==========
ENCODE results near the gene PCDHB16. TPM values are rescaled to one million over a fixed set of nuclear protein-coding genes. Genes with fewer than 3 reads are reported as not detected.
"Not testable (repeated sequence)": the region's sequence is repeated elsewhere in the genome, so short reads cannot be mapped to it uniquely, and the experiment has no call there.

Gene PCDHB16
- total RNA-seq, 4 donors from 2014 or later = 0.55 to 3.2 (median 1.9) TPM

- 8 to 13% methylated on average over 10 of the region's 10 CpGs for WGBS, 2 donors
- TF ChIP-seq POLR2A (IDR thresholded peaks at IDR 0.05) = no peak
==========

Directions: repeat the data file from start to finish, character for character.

ENCODE results near the gene PCDHB16. TPM values are rescaled to one million over a fixed set of nuclear protein-coding genes. Genes with fewer than 3 reads are reported as not detected.
"Not testable (repeated sequence)": the region's sequence is repeated elsewhere in the genome, so short reads cannot be mapped to it uniquely, and the experiment has no call there.

Gene PCDHB16
- total RNA-seq, 4 donors from 2014 or later = 0.55 to 3.2 (median 1.9) TPM

- 8 to 13% methylated on average over 10 of the region's 10 CpGs for WGBS, 2 donors
- TF ChIP-seq POLR2A (IDR thresholded peaks at IDR 0.05) = no peak